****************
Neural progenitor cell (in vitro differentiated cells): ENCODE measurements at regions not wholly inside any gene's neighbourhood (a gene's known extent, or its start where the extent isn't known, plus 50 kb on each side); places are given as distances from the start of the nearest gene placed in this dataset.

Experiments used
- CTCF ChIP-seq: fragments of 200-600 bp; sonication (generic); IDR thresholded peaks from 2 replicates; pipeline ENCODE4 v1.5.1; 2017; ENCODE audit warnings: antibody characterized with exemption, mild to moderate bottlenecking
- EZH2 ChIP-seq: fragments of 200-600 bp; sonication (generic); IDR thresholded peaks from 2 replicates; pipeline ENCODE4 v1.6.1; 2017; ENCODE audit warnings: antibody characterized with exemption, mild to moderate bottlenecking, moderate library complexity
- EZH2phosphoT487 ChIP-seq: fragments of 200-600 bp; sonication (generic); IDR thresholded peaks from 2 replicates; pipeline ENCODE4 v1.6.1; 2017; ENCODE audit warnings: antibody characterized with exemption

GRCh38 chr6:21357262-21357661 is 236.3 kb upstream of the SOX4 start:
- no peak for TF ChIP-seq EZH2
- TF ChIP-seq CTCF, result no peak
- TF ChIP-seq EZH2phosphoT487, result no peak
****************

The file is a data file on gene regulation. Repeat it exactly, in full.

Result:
Neural progenitor cell (in vitro differentiated cells): ENCODE measurements at regions not wholly inside any gene's neighbourhood (a gene's known extent, or its start where the extent isn't known, plus 50 kb on each side); places are given as distances from the start of the nearest gene placed in this dataset.

Experiments used
- CTCF ChIP-seq: fragments of 200-600 bp; sonication (generic); IDR thresholded peaks from 2 replicates; pipeline ENCODE4 v1.5.1; 2017; ENCODE audit warnings: antibody characterized with exemption, mild to moderate bottlenecking
- EZH2 ChIP-seq: fragments of 200-600 bp; sonication (generic); IDR thresholded peaks from 2 replicates; pipeline ENCODE4 v1.6.1; 2017; ENCODE audit warnings: antibody characterized with exemption, mild to moderate bottlenecking, moderate library complexity
- EZH2phosphoT487 ChIP-seq: fragments of 200-600 bp; sonication (generic); IDR thresholded peaks from 2 replicates; pipeline ENCODE4 v1.6.1; 2017; ENCODE audit warnings: antibody characterized with exemption

GRCh38 chr6:21357262-21357661 is 236.3 kb upstream of the SOX4 start:
- no peak for TF ChIP-seq EZH2
- TF ChIP-seq CTCF, result no peak
- TF ChIP-seq EZH2phosphoT487, result no peak